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Robots. Taking Australian Jobs

Who’s coming into our country and taking our jobs? Robots. It’s robots.

In this country and worldwide there’s always a push from certain groups against refugees and immigration on the off chance that they might come in here and take your job. Which doesn’t really fly because the very real threat to your job, the robots, are either being ignored or even funded by our so called ‘job creating’ governments.

When I first arrived in the UK, I wasn’t sure why everyone seemed so worried about their job being taken away from them. It was just like being in Australia. “Jobs for Britons”, people said. “They’ll undercut our wages”. And I thought it all sounded, you know, a bit bigoted, really. If an employer can find someone willing to work harder for longer hours and less money, that’s the free market doing its thing.

But then I saw the figures.

15 million jobs. That’s what the Bank of England says. 15 million jobs, they’re going to take. 15 million jobs just taken away from regular, hard working British people.

By robots.

That’s right, the central bank’s chief economist claims that those metal scabs are going to cheerily seek ongoing employment at the expense of the livelihoods of those more, well, living. Backing this up, a study at Oxford University found that 47 per cent of American jobs might be at risk within twenty years due to advances in automation and artificial intelligence.

Things look just as dire in Australia, where manufacturing has already been hit hard. And sure, some jobs are under greater threat than others. According to the BBC your job is at higher risk of automation if it mainly requires you to squeeze into small spaces, which is devastating news for escape artists.

But more unexpected industries are also in the line of sight of these robot hordes: law, advertising, journalism. Machines are already writing stories on finance and sports for Associated Press, soon they’ll surely move onto bi-weekly leadership spill rundowns. At some point the frontier will no doubt shift to articles just like this one. Unemployed comedy writers? It’s difficult to even imagine such a bleak future.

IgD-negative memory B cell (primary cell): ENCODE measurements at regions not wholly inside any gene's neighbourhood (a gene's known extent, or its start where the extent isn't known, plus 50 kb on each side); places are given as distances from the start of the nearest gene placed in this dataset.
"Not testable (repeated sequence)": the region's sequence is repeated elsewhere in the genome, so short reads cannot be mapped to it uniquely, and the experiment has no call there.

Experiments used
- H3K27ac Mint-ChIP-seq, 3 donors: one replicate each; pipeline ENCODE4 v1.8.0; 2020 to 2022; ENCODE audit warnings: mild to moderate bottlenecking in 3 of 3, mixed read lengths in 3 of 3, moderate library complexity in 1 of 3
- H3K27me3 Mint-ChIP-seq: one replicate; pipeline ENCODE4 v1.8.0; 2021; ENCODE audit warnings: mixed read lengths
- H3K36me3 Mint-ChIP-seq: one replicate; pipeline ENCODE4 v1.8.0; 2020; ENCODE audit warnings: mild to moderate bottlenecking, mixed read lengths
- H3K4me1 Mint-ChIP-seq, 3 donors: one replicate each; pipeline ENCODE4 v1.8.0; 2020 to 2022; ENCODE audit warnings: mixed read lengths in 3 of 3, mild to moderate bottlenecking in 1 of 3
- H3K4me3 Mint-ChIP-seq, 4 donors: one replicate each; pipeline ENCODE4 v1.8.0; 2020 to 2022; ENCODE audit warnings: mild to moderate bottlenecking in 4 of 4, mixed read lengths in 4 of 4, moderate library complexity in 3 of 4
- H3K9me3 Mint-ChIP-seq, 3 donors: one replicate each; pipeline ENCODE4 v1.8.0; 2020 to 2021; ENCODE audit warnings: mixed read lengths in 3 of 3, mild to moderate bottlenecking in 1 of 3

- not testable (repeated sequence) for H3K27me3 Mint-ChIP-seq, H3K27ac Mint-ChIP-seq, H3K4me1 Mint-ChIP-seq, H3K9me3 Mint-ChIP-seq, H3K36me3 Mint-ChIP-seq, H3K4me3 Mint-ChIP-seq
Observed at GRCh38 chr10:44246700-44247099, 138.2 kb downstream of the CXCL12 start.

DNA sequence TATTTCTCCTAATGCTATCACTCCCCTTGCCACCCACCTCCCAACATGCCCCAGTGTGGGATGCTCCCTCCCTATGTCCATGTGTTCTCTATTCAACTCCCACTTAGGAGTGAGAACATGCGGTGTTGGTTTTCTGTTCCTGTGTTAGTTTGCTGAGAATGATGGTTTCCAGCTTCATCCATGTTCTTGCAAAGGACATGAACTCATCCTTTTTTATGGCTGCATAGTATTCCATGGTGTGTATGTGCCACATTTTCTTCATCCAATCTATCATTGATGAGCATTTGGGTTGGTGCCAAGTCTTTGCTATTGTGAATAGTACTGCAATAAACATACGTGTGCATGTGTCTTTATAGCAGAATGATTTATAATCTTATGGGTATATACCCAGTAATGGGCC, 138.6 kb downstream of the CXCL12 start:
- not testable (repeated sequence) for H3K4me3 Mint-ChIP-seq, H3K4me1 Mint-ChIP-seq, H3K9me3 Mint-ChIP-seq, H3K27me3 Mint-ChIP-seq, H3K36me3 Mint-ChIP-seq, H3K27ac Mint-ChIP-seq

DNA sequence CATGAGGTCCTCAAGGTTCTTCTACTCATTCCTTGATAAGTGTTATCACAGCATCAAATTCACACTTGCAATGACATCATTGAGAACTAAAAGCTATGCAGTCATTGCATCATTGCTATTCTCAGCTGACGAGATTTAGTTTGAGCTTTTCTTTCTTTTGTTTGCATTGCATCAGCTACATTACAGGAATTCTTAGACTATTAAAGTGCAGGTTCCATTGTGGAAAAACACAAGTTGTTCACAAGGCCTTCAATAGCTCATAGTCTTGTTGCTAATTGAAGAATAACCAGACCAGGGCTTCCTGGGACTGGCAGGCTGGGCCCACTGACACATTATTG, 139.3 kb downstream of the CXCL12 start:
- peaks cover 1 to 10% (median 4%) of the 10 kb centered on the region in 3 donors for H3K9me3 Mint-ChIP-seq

Who’s coming into our country and taking our jobs? Robots. It’s robots.

So you may justifiably wonder what the government is doing about this outrageous assault on employment. Incredibly, they’ve chosen to fund innovation. Innovation to encourage the development of new technology.

That’s right, after all its rhetoric about creating jobs, the government is doing everything it can to crush everyday workers beneath the might of alternatives of the more efficient and heartless variety. Investing in STEM, financing start-ups and co-curating spaces for a new economic paradigm. Every step is certain to help rather than hinder the creation of smarter and faster robots. It’s madness.

On the one hand, you can almost see their point of view. Robots are, on balance, fairly unlikely to unionise. Drones have generally resisted the lure of the Communist Manifesto, except for those times where uncommitted socialists have ordered a copy on Amazon.

Yet the other hand is cold, metallic and possibly unforgiving. Philosophers studying AI are still unsure whether machines gaining sentience will lead to the advent of immortality or the total destruction of mankind. Two reasonably different outcomes.

Who’s coming into our country and taking our jobs? Robots. It’s robots.

I’m all for flipping that particular existential coin, but first our politicians need to decide what they’re trying to achieve. Is it incredible technological development and potential immortality, or is it jobs creation? They’re trying to have it both ways, and it’s impacting other policy areas.

This is important, because all the current yelling about 457 visas and migrants taking jobs pales in comparison to our robot problem. If the government really cared about employment, they would be handing out stone tablets in schools and devolving our nation-state into smaller hunting and gathering-based communities.

Because if history has taught us anything, it’s that subsistence living is the number one job creator of all time.

 

Reinvent Your Career would like to thank SBS where this article first appeared.

 

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